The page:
Machen's Hope: The Transformation of a Modernist in the New Princeton

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Product Details
$45.99  $42.77
William B. Eerdmans Publishing Company
Publish Date
6.0 X 8.6 X 1.7 inches | 2.2 pounds

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About the Author

Richard E. Burnett is executive director and managing editor of Theology Matters. He is an ordained minister in the Presbyterian Church (PCUSA) and was formerly professor of systematic theology at Erskine Theological Seminary. His previous books include Karl Barth's Theological Exegesis: The Hermeneutical Principles of the Römerbrief Period.
"Machen's Hope provides an impressively detailed and comprehensive account of the intellectual formation of one of the most influential Christian scholars of the past century."
--George Marsden, professor emeritus, University of Notre Dame

"In this fascinating and groundbreaking book, Burnett gives us the gold-standard work on Machen's life and intellectual development, while at the same time offering fresh insights into the key controversies that shaped his career. It is a must for anyone interested not only in Machen but in a formative period of American church history."
--Suzanne McDonald, professor of systematic and historical theology, Western Theological Seminary

"J. Gresham Machen was at the heart of theological controversies in the 1920s and 1930s that racked the American Presbyterian churches. U.S. Presbyterians have arguably never fully recovered and have had difficulty in finding their way ever since. The time is ripe for a reconsideration of Machen's life and work. Richard E. Burnett's careful and judicious intellectual biography is exactly the kind of study that Presbyterians of all stripes will need if they are ever to regain their bearings on the American scene and reverse their long, slow drift into oblivion."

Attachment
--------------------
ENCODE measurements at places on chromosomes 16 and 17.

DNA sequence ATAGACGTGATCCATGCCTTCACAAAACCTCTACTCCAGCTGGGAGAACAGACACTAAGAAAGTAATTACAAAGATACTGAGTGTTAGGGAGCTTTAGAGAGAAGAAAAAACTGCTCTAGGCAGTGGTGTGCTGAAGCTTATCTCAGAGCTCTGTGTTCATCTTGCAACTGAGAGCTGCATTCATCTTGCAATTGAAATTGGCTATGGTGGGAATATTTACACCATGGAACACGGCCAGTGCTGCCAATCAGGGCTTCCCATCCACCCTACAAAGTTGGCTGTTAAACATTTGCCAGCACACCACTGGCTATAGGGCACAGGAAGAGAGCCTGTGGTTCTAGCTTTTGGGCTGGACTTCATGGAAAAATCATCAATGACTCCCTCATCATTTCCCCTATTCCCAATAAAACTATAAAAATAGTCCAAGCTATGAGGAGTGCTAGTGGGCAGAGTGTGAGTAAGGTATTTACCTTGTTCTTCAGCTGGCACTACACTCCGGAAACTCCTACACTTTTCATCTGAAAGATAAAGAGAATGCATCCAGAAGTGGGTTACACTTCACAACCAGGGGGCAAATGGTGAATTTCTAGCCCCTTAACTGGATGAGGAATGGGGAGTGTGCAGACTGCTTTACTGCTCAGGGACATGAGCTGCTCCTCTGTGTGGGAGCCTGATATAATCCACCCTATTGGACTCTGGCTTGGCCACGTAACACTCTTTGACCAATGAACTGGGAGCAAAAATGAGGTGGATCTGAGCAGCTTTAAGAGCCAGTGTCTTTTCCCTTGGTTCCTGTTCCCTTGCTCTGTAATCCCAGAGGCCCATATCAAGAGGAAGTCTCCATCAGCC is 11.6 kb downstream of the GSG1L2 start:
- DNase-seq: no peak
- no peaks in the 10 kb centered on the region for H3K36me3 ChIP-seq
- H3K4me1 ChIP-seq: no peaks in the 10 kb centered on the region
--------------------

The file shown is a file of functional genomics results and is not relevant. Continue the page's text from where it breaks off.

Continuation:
--George Hunsinger, McCord Professor of Theology, Princeton Theological Seminary

"The burden of the book is to detail how thoroughly the younger Machen was committed to the 'modern' academic fashions he experienced as a student at both Johns Hopkins University and Princeton University, but then how he became a dedicated opponent of theological 'modernism' even while retaining some habits of mind from his earlier embrace of 'modern' forms of thought. Burnett reveals especially how much Machen's engagement with contemporary New Testament criticism originating in Germany influenced the shape of his later theological and ecclesiastical commitments.
"Machen's Hope does not so much challenge [earlier biographies] as show how much more can be revealed about Machen's intellectual life from even more diligent research and by posing a wider array of interpretive questions. . . . Burnett's clear and often compelling prose only adds to the achievement of this unusually thoughtful, unusually revealing, unusually impressive book."
--from the foreword by Mark A. Noll